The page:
The Ravens have scared opposing coaches into making high-risk decisions.

With two seconds on the clock in the first quarter and the Ravens leading 3-0, there was no particular reason to think Texans coach Bill O’Brien would make a desperate call. But O’Brien did just that, going for it on fourth-and-1 from his own 34-yard line.

When Watson’s pass fell incomplete, Houston handed the Ravens a tasty chance to go up 10-0, which Jackson and Co. did in four plays.

In Week 1, Browns coach Kevin Stefanski took a similar risk, attempting a fake punt in his own territory with the Ravens up just one score. That attempt also failed and led to easy points for Baltimore.

Taken together, these calls display how opposing coaches fear falling behind this Ravens juggernaut. They’re acting as if hanging with Jackson drive for drive is not a viable option.

In general, NFL coaches should be more aggressive on fourth down. Harbaugh has gained repeated advantages by embracing this attitude and did so again with a fourth-and-inches conversion in his own territory late in the Houston game.

But in our embrace of analytics, we cannot ignore the significant downside that exists on these calls, particularly deep in a team’s own territory. What seems like a gutsy attempt to go punch for punch with the favored Ravens can quickly turn into an accelerated exercise in digging one’s own grave.

If the Ravens' offensive relentlessness pushes teams into such high-risk behavior, it’s yet another advantage for a team already swimming in strengths.

L.J. Fort’s touchdown was a well-deserved reward for overlooked contributions.

Teammates had a grand old time recapping Fort’s mad dash for the pylon after he scooped up the fumble Humphrey had punched free in the second quarter.

“That was sweet,” Ingram said, warming to his analysis with a connoisseur’s eye. “L.J. with the flawless scoop, set up his block, gave a lineman the stiff arm, dove for the pylon, great ball security to get in there and hit the pylon for the score. I think he might have some running back skill to him.”

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It was the inside linebacker’s second career touchdown and a glowing moment for teammates to celebrate an underappreciated Raven.

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Fort acknowledged a few weeks ago that the Ravens re-signed him because he’s a willing and adept special teams player, one of the least glamorous roles a veteran can hold. He shares time at linebacker with rookie Malik Harrison and if all goes according to plan, he’ll probably stay behind Harrison and first-round pick Patrick Queen in the rotation.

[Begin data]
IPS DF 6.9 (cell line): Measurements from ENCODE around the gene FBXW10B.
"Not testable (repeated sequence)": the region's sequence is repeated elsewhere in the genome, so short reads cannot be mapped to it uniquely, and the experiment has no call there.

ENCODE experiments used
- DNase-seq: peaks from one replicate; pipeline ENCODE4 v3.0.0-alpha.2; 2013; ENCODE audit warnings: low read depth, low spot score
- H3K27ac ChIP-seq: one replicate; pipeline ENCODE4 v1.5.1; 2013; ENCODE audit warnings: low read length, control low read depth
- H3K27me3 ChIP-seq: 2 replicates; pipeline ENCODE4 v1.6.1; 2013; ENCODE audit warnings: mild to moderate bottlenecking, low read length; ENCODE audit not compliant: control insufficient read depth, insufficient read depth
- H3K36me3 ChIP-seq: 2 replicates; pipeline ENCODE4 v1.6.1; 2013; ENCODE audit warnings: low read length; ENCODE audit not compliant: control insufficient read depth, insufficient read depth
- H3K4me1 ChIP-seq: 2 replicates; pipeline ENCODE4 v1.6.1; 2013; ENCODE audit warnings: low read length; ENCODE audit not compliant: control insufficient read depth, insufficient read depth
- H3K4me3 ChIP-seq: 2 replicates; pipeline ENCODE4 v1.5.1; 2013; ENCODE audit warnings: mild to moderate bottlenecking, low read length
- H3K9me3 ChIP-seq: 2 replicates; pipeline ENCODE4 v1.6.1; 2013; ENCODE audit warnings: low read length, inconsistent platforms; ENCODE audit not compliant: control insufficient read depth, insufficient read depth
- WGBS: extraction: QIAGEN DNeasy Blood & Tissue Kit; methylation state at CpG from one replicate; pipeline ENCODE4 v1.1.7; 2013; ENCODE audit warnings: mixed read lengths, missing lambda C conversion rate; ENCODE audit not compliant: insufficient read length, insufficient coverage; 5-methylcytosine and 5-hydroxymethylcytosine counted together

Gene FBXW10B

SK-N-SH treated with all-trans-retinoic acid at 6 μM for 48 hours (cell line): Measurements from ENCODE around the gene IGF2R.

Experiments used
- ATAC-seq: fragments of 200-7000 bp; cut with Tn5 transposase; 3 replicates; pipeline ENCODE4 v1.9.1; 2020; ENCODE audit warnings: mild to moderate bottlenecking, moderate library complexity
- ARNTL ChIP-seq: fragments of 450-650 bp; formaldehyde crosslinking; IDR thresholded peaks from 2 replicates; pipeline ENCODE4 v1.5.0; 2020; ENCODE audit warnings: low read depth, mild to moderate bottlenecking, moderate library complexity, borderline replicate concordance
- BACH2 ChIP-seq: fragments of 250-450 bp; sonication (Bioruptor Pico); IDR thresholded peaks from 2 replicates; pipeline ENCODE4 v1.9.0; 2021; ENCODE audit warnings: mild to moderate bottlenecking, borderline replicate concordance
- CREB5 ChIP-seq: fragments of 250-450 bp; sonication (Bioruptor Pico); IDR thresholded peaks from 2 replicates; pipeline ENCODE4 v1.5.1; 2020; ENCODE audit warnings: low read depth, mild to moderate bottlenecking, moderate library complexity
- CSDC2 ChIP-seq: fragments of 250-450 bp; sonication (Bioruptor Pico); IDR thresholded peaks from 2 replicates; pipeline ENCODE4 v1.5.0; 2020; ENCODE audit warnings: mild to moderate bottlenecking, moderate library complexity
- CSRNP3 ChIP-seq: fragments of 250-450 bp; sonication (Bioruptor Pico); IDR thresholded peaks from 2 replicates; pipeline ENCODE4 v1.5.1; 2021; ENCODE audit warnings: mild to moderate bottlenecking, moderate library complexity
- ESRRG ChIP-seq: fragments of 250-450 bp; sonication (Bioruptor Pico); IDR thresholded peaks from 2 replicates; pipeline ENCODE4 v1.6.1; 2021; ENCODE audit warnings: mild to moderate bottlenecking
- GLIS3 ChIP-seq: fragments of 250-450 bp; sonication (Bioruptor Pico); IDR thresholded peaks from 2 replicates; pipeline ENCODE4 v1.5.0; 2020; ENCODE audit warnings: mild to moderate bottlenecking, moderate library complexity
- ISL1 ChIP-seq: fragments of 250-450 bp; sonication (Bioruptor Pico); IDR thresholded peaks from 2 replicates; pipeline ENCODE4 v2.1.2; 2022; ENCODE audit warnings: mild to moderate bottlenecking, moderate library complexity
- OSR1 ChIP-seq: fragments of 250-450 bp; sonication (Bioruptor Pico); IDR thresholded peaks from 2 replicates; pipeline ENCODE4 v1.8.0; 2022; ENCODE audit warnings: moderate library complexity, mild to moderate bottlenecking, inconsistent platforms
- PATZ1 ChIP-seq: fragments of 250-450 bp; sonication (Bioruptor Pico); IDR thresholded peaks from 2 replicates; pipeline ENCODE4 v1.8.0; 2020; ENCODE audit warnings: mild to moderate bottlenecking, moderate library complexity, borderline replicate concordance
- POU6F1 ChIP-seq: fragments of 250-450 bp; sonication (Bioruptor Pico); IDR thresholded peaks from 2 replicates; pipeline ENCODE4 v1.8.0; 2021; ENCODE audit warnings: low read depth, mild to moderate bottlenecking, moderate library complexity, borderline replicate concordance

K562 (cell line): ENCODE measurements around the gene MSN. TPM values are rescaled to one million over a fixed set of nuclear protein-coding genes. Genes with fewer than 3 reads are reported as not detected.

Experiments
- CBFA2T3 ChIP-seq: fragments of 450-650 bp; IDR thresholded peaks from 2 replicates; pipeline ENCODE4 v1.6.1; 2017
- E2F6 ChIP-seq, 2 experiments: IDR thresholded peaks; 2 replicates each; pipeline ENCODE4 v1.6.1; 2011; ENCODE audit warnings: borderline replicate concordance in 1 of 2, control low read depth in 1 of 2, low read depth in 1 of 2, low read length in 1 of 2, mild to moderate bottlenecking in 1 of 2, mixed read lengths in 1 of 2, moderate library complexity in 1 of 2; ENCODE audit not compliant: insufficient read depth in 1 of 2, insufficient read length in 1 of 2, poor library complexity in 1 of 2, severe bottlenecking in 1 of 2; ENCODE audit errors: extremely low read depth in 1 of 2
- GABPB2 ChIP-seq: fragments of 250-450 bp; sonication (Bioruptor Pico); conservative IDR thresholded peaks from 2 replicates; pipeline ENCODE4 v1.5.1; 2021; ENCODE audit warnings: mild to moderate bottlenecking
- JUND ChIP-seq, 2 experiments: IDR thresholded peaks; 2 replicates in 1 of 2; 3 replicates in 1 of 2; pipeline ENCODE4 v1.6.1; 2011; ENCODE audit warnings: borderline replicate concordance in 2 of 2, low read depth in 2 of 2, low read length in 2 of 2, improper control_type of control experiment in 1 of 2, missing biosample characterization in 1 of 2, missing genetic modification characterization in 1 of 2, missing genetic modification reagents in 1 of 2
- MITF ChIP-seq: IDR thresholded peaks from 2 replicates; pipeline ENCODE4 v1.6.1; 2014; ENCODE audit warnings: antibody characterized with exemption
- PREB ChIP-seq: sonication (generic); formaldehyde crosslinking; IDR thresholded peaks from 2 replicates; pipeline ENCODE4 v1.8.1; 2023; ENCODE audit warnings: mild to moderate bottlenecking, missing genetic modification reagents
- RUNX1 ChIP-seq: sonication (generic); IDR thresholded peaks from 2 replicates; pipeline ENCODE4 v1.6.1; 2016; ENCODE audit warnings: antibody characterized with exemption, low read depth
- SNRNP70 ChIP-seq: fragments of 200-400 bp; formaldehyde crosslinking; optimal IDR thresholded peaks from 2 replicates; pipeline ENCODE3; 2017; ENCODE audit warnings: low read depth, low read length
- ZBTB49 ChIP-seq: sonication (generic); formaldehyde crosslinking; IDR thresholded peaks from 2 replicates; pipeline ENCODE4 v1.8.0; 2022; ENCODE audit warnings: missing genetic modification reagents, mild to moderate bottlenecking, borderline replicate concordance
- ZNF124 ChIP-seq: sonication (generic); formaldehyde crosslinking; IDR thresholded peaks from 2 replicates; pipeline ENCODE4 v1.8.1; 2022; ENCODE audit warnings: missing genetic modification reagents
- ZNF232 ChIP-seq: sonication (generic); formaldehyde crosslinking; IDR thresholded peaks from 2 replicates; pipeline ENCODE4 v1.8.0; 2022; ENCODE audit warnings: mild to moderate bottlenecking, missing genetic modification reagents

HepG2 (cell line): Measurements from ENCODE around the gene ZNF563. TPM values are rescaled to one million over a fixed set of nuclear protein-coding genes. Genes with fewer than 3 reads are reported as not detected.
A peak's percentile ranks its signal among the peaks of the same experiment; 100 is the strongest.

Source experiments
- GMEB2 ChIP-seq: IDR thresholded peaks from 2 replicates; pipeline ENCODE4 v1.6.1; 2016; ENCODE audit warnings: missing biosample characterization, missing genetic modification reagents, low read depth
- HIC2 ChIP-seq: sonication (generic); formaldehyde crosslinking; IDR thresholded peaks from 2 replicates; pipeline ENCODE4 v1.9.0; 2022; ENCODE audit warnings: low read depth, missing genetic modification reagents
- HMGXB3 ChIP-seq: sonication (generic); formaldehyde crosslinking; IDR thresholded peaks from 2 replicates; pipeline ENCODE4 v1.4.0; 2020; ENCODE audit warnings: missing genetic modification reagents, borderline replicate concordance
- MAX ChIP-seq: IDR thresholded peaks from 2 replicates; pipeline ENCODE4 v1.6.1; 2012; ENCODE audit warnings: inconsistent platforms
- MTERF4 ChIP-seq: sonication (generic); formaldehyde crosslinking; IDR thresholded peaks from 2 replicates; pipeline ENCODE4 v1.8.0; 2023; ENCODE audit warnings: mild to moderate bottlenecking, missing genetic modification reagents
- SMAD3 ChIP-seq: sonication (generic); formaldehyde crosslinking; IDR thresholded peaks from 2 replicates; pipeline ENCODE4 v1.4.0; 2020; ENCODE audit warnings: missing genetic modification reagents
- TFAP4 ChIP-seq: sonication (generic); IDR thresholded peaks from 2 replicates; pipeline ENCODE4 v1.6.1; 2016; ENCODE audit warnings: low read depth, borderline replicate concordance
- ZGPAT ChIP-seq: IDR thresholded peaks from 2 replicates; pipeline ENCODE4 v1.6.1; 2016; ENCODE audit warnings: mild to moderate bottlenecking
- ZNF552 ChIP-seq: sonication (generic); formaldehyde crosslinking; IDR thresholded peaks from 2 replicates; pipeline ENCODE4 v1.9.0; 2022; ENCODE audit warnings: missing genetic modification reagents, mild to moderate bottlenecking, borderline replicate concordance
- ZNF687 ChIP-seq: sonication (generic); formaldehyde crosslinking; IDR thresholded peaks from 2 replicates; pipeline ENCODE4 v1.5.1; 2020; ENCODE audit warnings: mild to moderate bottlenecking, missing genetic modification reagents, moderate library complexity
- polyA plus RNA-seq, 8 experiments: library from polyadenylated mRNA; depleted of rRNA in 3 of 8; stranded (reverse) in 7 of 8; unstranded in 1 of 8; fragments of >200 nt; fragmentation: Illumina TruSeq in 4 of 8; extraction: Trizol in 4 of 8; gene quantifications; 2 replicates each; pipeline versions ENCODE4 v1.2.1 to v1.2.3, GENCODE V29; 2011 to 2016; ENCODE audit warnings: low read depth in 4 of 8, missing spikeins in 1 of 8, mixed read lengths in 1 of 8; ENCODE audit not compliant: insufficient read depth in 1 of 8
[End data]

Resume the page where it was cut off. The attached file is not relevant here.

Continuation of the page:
That said, Fort played as well as any Ravens defender on a per-snap basis against the Browns. He forced a fumble on the aforementioned fake punt and made six solo tackles. He’s a capable blitzer and, apparently, the team’s next running back in waiting.

One of the joys of an NFL season is the play that casts unexpected light on a toiler such as Fort. Think back to last year and tight end Nick Boyle’s first career touchdown after a career spent blocking for others. These moments might not mean a lot to the casual viewer, but for those locked in on every play and roster move, they’re golden.

Tavon Young’s knee injury reminded us of the cruelty of this sport.

On an NFL afternoon beset by bad news for star players, Young’s season-ending knee injury hardly caused a ripple outside Baltimore.

It will rob the Ravens of secondary depth they were counting on as a key component of their defense, but a nickel cornerback isn’t going to crowd Nick Bosa or Saquon Barkley out of the injury headlines.

For those who know Young’s story, however, this was a stomach-turning twist of fate. Few players go at their craft with more enthusiasm than the former fourth-round pick out of Temple. Yet this is the third season-ending injury Young has faced in five seasons as a Raven.

A neck injury kept him away from the team’s thrilling ride through last season.

“It was rough, but as long as my guys were shining, it kept a smile on my face,” he told reporters a few weeks ago. “I came to the games — as many games as I could, home games. … It was all right, but it’s rough at times because you want to be out there. But now that I’m back, I’m just ready to go.”

You could hear the excitement in coaches' voices after they watched him retake the field this summer. They were counting on significant contributions from Young, a dogged playmaker in the middle of the field. But they also just like the guy.

The only good news for Young is that injuries did not prevent him from signing a three-year, $25.8 million extension before last season. Now, he’ll try to work his way back one more time.

The Ravens will probably play Humphrey inside more frequently, as they did last season, and continue to rely on veteran Jimmy Smith as a Swiss army knife. But the sadness here goes beyond tactical concerns.